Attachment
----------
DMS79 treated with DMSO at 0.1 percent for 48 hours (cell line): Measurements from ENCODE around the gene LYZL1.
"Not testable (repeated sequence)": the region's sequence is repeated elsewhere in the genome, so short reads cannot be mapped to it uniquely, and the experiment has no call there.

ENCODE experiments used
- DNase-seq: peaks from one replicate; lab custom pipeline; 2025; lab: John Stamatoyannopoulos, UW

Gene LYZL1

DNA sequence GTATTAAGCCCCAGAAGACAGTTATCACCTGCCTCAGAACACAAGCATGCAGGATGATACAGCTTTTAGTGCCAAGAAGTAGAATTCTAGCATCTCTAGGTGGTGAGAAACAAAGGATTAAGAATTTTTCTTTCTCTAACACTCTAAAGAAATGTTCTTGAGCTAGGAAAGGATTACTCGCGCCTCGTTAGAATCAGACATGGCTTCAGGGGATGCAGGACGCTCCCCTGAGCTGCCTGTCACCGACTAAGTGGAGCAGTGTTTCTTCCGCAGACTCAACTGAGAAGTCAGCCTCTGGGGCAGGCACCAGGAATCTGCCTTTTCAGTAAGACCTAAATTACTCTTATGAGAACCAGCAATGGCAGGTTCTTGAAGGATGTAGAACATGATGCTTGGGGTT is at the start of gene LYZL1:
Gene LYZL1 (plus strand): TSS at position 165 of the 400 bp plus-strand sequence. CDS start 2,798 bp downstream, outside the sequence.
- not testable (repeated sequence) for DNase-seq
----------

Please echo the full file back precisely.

DMS79 treated with DMSO at 0.1 percent for 48 hours (cell line): Measurements from ENCODE around the gene LYZL1.
"Not testable (repeated sequence)": the region's sequence is repeated elsewhere in the genome, so short reads cannot be mapped to it uniquely, and the experiment has no call there.

ENCODE experiments used
- DNase-seq: peaks from one replicate; lab custom pipeline; 2025; lab: John Stamatoyannopoulos, UW

Gene LYZL1

DNA sequence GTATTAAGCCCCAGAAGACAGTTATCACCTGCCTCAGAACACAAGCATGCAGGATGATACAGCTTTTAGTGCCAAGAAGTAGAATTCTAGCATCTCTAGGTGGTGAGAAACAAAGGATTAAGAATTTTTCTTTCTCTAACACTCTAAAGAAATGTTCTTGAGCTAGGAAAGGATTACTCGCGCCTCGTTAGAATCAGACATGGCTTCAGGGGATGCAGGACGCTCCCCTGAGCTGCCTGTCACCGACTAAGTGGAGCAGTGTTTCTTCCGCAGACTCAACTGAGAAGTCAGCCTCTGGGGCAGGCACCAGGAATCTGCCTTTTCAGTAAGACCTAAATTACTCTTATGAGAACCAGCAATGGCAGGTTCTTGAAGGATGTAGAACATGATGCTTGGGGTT is at the start of gene LYZL1:
Gene LYZL1 (plus strand): TSS at position 165 of the 400 bp plus-strand sequence. CDS start 2,798 bp downstream, outside the sequence.
- not testable (repeated sequence) for DNase-seq